Kremlin labels ties with US ‘lamentable’ ahead of Biden-Putin call
The Kremlin on Monday said the bilateral relations between the U.S. and Russia are “lamentable,” one day before President Biden and Russian President Vladimir Putin are set to speak on a video call amid rising tensions between the two countries.
Biden and Putin are scheduled to speak on Tuesday, White House press secretary Jen Psaki announced on Friday, as concerns are rising regarding Russia’s troop buildup on the Ukrainian border.
Russia’s military buildup on the border has swelled to some 90,000 troops, a worrying sign to many that Moscow may be preparing to invade the country.
A U.S. intelligence document obtained by The Washington Post showed that Russia is planning a military offensive against Ukraine involving 175,000 troops near the border that could occur as early as next year.
Kremlin spokesperson Dmitry Peskov on Monday said “tension around Ukraine” will be a primary focus of the call between the presidents, in addition to what Russia has referred to as NATO moving closer to its borders.
Security guarantees will also be on the agenda, according to Peskov.
“Of course it [the agenda] is bilateral relations, which remain in quite a lamentable state. And then it’s the questions that loom large on the agenda. Primarily tension around Ukraine, the theme of NATO advancement towards our borders, and President Putin’s initiative about security guarantees,” Peskov said, according to Reuters.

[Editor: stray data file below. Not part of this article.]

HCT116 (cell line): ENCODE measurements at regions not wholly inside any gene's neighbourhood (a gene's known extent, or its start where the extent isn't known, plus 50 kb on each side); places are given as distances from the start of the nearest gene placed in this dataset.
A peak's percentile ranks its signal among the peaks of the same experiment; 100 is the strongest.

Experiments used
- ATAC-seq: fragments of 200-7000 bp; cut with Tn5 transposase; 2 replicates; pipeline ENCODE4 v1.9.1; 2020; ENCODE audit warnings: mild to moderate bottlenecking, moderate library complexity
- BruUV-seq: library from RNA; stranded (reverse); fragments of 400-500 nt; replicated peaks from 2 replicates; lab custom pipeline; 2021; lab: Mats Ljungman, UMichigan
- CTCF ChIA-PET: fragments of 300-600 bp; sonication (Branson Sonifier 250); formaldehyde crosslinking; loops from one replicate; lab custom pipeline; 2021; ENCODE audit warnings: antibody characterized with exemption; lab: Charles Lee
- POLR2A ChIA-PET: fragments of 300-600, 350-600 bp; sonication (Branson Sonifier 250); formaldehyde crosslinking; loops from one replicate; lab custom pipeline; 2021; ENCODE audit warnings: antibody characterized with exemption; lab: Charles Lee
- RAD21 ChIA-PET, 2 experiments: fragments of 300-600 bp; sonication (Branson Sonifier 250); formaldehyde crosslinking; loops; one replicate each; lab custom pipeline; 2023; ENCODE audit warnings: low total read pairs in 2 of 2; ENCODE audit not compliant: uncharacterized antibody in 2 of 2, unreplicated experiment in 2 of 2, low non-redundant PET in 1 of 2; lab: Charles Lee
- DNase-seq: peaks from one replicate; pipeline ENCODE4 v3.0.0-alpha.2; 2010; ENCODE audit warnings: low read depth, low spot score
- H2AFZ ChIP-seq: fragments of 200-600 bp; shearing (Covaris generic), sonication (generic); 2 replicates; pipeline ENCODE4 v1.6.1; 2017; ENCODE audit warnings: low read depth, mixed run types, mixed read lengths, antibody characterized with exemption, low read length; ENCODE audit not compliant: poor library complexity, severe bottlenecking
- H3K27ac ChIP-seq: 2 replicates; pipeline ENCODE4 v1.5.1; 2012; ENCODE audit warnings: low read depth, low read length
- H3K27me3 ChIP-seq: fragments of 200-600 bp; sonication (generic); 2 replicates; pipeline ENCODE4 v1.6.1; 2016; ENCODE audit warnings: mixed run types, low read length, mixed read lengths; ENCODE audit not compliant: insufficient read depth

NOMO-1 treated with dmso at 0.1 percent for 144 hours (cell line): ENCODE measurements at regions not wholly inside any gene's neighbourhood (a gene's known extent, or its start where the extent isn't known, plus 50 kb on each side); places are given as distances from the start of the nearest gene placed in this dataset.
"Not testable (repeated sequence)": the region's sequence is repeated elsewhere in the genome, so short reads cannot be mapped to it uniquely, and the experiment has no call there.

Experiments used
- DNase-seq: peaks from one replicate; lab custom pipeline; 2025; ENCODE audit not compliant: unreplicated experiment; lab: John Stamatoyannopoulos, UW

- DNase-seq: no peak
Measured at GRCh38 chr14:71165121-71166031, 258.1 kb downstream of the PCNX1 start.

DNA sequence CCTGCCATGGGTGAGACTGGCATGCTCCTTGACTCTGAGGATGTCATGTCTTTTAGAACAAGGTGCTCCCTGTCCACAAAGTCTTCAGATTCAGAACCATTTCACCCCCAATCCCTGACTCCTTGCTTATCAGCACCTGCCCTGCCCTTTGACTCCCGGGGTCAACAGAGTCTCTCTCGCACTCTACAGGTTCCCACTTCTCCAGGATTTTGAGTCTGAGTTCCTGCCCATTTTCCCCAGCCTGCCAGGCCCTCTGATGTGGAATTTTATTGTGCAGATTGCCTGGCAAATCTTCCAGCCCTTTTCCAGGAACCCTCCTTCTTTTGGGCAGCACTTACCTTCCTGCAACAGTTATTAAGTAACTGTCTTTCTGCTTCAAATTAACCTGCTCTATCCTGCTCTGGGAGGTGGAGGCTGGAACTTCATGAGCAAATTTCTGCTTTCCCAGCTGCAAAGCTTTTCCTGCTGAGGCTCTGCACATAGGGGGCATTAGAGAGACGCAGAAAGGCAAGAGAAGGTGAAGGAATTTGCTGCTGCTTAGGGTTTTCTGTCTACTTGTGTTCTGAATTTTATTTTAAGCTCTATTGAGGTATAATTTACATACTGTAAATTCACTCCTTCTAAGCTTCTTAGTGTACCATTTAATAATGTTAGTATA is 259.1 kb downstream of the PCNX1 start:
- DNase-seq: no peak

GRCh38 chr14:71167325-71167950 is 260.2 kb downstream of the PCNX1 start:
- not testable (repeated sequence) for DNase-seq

Putin has said he wants Moscow to be legally guaranteed that NATO will not push further east, as well as a vow that specific weapons will not be distributed in countries near Russia, such as Ukraine, according to Reuters.
The Russian president is also expected to float the idea of having another summit with Biden, according to Reuters, after the two leaders and other government officials spoke in Geneva.
Peskov also said Biden and Putin have to review the “understandings” that were made in Geneva.
“They will need to discuss how the understandings they reached in Geneva are being implemented, to review what is being fully implemented, and what needs extra work,” Peskov said, according to Reuters.
Psaki on Friday said the two presidents would discuss “a range of topics” regarding the U.S.-Russia relationship, including strategic stability, cyber and regional issues.
“President Biden will underscore U.S. concerns with Russian military activities on the border with Ukraine and reaffirm the United States’ support for the sovereignty and territorial integrity of Ukraine,” Psaki added in a statement.
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